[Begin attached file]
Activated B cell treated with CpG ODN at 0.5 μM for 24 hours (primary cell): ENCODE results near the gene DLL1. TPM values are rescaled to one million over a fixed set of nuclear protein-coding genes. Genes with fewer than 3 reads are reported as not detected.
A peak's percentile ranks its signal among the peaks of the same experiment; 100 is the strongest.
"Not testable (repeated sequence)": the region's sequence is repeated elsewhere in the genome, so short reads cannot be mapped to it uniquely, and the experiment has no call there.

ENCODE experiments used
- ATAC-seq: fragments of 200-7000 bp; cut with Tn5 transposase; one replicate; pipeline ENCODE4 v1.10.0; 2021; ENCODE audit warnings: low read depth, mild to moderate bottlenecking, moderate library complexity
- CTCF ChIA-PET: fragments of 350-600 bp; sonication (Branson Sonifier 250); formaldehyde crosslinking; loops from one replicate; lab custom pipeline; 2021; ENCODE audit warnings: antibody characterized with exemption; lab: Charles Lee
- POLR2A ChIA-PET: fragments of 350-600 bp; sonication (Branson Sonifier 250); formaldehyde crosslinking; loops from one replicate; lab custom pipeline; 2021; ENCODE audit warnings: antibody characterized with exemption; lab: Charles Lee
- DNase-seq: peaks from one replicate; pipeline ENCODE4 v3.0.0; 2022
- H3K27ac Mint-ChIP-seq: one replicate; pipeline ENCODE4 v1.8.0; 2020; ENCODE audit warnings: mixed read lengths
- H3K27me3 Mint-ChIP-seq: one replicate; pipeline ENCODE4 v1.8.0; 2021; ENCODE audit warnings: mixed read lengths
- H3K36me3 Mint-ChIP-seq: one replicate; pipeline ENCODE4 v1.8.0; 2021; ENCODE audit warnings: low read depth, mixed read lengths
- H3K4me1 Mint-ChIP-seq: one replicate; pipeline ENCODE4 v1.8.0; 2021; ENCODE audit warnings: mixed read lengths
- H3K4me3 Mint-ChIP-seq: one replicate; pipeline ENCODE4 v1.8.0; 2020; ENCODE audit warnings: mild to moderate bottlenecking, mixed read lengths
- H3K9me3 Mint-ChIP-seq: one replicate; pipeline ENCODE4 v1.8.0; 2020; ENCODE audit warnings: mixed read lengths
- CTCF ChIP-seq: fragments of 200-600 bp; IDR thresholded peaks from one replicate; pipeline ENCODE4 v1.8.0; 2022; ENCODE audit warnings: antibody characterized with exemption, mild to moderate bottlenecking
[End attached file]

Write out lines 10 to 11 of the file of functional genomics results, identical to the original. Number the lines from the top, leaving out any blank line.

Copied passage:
- H3K27me3 Mint-ChIP-seq: one replicate; pipeline ENCODE4 v1.8.0; 2021; ENCODE audit warnings: mixed read lengths
- H3K36me3 Mint-ChIP-seq: one replicate; pipeline ENCODE4 v1.8.0; 2021; ENCODE audit warnings: low read depth, mixed read lengths